Bram Stoker (1847-1912)


Stoker at 25
Bram Stoker
Bram Stoker

[ Go to the Stoker Album on RICORSO’s Classroom pages for LEM 2005 (UFRN) - via the Classroom Front Page, or else as a document in this frame - or in a separate frame. ]

1847: b. 8 Nov., 15 The Crescent (Marino; aka Marino Crescent), Fairview [Clontarf], Co. Dublin; bapt. Abraham, 2nd son and 3rd child [of 7] to Abraham Stoker of Derry, petty clerk of Chief Secretary’s Office [who began in post at the Four Courts in 1798], with his wife Charlotte Matilde Blake [née] Thornley (1818-1901; b. Sligo; mar. in Coleraine Parish Church, Coleraine,, 16 Jan. 1844), who witnessed the cholera epidemic of 1832 in Sligo and was a social reformer in Dublin, concerned with education for the deaf and dumb and other causes; sickly as a child and was unable to walk until the age of seven, though without any positive diagnosis; ed. at Rev. Woods’ school on Rutland [now Parnell] Sq.; ed. TCD; graduated in Maths, but also studied science, oratory, history and composition; George Ferdinand Shaw (1821-99), founder of the Home Rule League and first editor of The Irish Times, was his tutor; he was also was taught by Edmund Dowden; winner of a Grand Walking Match in Trinity Park with a time of 1 hr. 8 mins., noticed in the Freeman’s Journal, 1 June 1866; grad. with “Double First” (Hons.); elected by turns President of the “Phil” [DU Philosophical Society; by-election of 1870], where he speaks inaugurally on ‘Sensationalism in Fiction and Society’ (1867), and Auditor of the Hist. (1872), lecturing on ‘The Necessity for Political Honesty’ - the only person to hold both positions in the College’s major student societies; becomes a regular visitor to the Wilde’s home at Merrion Sq. (Dublin); describes himself contemporaneously as a ‘philosophical Home Ruler’; responds to Prof. Dowden’s advocacy of Walt Whitman, and writes two lengthy letters of adulation to the American poet praising particularly the idea of manly friendship, the first (1871) remaining unposted for four years; brothers George, Dick and William all trained as doctors; enters civil service, first in Dublin Castle and then throughout the country as Inspector of Petty Sessions; resided with his parents at 8 Harcourt St.;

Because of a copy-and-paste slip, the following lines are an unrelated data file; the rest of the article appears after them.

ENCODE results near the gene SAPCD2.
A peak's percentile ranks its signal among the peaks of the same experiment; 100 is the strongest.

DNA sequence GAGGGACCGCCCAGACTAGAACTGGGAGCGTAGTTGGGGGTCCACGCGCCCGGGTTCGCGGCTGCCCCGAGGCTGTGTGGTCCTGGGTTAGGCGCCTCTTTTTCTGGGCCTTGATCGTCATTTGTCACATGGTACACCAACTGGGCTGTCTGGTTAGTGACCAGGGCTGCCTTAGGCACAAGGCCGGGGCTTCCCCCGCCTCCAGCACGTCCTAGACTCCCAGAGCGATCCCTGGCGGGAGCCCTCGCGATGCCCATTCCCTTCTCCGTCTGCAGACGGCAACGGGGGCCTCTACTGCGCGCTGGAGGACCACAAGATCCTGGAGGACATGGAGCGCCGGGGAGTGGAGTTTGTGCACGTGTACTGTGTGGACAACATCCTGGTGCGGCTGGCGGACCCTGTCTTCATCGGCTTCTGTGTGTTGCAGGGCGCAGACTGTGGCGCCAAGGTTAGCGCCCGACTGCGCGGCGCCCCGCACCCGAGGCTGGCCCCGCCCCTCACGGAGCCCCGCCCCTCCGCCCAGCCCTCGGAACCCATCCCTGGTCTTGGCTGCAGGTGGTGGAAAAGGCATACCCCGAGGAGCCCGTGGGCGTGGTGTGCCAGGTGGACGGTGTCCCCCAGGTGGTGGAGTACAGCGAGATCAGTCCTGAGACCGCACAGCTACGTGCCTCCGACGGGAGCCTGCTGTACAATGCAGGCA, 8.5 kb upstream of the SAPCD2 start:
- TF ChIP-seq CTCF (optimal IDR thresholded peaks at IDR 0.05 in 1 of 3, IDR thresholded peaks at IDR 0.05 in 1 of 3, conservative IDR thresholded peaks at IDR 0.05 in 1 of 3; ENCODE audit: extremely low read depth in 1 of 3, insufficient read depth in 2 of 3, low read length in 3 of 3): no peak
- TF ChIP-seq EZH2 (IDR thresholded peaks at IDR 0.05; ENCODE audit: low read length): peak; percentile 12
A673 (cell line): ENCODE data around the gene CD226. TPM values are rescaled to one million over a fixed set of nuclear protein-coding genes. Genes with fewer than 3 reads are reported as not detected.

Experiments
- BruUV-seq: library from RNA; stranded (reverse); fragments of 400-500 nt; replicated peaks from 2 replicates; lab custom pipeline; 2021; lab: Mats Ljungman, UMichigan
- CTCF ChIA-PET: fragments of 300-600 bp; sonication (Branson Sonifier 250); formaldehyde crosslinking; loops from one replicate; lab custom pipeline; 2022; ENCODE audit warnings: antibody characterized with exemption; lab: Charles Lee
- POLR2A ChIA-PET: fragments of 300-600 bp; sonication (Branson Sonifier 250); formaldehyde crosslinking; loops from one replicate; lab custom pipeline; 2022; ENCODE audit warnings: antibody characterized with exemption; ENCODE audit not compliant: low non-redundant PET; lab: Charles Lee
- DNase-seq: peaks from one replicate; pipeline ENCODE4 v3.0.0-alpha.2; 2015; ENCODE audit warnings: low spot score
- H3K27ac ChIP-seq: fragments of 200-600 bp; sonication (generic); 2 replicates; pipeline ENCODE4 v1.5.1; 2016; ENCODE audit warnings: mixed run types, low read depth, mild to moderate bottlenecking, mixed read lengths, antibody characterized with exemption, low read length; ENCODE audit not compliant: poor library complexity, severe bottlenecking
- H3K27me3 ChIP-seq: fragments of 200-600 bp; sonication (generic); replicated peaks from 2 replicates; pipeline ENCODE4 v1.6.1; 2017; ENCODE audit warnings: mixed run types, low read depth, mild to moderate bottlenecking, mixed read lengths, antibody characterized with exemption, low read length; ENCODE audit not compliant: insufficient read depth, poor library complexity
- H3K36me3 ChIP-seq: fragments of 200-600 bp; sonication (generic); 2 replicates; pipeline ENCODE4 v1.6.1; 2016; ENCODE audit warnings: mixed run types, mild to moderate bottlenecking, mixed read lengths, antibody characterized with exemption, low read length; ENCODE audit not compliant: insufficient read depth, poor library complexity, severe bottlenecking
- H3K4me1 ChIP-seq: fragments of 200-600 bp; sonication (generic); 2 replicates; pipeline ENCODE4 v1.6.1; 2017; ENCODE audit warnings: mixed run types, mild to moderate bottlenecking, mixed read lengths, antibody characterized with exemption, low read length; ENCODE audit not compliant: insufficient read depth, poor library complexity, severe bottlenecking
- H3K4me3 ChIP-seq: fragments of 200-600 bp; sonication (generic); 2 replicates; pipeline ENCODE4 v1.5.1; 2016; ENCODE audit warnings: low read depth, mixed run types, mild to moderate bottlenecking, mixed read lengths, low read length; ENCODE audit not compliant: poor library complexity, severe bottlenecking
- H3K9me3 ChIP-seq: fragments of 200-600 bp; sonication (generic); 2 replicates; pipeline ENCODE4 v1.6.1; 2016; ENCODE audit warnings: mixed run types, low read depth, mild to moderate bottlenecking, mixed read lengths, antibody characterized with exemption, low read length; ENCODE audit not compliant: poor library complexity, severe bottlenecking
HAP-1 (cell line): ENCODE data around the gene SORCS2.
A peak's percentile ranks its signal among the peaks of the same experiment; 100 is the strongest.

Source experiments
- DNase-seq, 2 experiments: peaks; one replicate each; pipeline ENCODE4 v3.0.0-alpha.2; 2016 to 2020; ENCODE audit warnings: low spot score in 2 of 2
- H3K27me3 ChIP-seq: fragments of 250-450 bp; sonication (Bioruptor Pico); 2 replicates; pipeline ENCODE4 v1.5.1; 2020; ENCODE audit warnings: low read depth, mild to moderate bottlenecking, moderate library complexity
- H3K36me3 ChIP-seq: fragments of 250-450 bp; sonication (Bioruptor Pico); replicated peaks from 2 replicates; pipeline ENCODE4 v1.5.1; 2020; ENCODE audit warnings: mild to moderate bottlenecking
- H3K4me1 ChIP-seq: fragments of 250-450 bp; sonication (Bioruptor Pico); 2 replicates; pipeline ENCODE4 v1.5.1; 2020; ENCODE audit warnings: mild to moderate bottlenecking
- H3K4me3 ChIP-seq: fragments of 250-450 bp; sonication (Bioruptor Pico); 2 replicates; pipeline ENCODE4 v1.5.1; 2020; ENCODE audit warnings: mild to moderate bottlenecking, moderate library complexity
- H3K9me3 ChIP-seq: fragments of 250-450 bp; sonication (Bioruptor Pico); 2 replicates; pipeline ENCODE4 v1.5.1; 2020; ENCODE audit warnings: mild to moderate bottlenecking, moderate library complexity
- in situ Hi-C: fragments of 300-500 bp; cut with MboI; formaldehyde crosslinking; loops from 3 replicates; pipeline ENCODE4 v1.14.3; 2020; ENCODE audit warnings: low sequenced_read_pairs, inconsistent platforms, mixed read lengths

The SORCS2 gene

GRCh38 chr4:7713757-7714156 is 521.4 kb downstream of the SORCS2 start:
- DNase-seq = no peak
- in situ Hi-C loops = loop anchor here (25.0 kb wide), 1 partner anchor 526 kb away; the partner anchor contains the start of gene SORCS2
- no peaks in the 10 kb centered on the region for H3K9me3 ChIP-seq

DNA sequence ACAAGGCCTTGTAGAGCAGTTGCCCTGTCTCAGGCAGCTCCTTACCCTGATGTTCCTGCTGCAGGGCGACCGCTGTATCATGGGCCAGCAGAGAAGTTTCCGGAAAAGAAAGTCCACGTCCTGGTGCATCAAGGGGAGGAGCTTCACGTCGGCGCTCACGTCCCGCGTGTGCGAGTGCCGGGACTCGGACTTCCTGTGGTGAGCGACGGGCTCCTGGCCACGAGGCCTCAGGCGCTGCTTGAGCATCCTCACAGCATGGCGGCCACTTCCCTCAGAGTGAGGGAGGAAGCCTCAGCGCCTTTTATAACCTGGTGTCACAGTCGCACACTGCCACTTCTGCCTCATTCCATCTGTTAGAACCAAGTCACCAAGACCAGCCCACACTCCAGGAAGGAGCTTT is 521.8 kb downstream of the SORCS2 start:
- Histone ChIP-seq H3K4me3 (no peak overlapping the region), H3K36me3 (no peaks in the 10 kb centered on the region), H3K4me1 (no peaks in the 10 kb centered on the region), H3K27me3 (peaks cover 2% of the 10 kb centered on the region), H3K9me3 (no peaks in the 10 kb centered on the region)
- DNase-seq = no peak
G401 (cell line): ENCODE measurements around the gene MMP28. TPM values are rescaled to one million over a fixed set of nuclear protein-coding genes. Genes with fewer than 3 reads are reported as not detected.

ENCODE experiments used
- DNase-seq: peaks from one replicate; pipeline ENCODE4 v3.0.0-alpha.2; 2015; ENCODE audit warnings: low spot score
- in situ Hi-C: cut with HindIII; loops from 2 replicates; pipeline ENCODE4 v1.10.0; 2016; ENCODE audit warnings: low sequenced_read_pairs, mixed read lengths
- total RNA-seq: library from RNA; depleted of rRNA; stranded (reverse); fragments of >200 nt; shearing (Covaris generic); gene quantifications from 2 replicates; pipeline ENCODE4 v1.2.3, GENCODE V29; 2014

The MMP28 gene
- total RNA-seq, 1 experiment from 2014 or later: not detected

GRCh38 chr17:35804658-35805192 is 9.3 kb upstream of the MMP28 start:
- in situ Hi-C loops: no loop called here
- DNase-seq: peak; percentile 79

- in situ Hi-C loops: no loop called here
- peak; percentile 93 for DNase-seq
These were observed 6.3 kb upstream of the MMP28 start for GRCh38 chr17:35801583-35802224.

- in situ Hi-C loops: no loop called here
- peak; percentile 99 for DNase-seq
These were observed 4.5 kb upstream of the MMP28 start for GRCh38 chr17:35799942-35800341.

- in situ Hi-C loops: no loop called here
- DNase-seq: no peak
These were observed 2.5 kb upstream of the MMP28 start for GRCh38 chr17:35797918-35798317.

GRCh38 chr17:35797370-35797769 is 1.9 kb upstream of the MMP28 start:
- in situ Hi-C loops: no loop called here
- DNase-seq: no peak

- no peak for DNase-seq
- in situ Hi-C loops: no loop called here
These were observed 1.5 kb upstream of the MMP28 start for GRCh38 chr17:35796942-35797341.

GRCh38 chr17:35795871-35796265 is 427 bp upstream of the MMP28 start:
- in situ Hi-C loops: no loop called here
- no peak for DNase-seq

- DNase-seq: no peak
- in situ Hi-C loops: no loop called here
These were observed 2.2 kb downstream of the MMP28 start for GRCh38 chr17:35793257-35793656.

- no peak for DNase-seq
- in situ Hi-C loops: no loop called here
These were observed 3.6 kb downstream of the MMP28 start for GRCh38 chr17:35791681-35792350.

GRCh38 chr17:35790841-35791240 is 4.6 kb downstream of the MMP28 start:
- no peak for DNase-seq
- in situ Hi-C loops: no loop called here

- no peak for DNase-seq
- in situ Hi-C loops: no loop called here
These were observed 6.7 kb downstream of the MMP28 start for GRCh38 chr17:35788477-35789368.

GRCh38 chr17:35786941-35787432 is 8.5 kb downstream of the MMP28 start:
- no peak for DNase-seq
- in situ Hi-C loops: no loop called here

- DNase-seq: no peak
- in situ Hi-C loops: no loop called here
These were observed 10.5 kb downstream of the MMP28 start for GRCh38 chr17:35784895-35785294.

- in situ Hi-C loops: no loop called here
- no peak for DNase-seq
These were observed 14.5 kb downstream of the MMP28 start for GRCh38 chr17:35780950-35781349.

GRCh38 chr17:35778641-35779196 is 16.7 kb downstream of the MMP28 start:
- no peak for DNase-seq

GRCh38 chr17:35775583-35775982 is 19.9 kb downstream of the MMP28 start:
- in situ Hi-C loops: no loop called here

1871: contrib. theatre reviews to Dublin Evening Mail (ed. Henry Maunsell), 1871-75, writing enthusiastic drama criticism; completes extra-mural MA in mathematics (TCD); friendly with John Dillon, and other nationalists; his mother and father departed for retirement to Switzerland; occupies lodgings at 73 Harcourt St., 30 Kildare St., 47 Kildare St., 73 Harcourt St. (again), 119 Baggot St., and 16 Harcourt St. & 7 St. Stephen’s Green; sent Walt Whitman him a letter expressing very great admiration - written four years earlier [as attached]; his first story, “The Crystal Cup”, placed with London Society; receives repeated rejection slips for “Jack Hommon’s Vote”; writes review of Boucicault's Rip Van Winkle (‘The plot is ... very slight’), and Wilkie Collins' stage-adaptation of his own The Woman in White, both performed in Dublin 1872; contribs. serial stories to The Shamrock incl. “The Primrose Path” (Sept. 1872) - the story of an Irish theatrical carpenter who moves to London for better work; “Buried Treasure” (March 1875), “The Chain of Destiny” (May 1875), a tale of cholera; also “The Dualitists, or The Death Doom of the Double Born” (Theatre Annual, 1887); contribs. unsigned commentaries to The Warder (prop. J. S. Le Fanu at that date); ed. The Irish Echo, a Dublin evening paper based on London morning papers; suffered death of father, in Switzerland, Oct. 1876; organises reception for Henry Irving [bapt. John Henry Bobdribb] in Dublin, 1876, including a “College Night” at the theatre and a popular procession through the city in which the actor’s carriage was drawn by the students; meets Irving, 3 Dec. 1876, and forms a close bond; organises further Dublin visits for Irving; writes ‘London in view!’ in diary, 22 Nov. 1877; living above a grocer shop at 7, St Stephen’s Green in 1877;